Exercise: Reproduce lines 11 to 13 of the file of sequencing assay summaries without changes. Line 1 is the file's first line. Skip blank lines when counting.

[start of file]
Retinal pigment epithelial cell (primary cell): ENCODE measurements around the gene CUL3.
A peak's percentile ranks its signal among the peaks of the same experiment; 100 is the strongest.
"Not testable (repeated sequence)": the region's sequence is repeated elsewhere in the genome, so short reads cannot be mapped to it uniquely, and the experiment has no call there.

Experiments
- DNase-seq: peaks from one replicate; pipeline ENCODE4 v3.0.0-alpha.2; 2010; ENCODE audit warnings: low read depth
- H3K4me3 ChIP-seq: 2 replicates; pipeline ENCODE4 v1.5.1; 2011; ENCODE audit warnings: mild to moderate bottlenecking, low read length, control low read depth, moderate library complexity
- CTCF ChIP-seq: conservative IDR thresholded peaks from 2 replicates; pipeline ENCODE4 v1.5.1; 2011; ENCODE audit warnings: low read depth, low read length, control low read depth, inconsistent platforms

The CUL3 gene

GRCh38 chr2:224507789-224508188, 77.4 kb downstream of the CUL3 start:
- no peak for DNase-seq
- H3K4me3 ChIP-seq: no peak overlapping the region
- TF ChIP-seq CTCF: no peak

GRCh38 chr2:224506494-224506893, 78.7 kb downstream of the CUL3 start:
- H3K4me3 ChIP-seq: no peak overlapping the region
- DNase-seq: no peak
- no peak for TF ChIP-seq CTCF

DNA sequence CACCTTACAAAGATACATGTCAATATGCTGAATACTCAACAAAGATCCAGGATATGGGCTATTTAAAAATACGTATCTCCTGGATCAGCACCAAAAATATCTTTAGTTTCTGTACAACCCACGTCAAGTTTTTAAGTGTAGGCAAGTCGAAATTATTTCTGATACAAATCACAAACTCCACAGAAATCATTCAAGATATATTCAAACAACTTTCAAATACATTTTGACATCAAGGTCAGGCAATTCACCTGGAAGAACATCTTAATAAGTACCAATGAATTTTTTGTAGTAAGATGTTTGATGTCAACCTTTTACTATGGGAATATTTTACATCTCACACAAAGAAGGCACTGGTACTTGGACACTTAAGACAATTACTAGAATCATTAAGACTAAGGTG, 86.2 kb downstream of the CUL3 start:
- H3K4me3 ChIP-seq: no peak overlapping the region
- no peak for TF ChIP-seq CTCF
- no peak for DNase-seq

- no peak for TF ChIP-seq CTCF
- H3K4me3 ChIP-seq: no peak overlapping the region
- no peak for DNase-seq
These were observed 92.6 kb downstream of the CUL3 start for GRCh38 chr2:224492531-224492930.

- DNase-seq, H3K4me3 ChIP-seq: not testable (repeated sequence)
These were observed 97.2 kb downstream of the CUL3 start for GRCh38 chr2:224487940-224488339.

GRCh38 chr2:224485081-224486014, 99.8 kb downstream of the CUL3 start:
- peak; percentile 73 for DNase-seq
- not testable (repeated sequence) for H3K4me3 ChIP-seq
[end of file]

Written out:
- H3K4me3 ChIP-seq: no peak overlapping the region
- TF ChIP-seq CTCF: no peak

GRCh38 chr2:224506494-224506893, 78.7 kb downstream of the CUL3 start: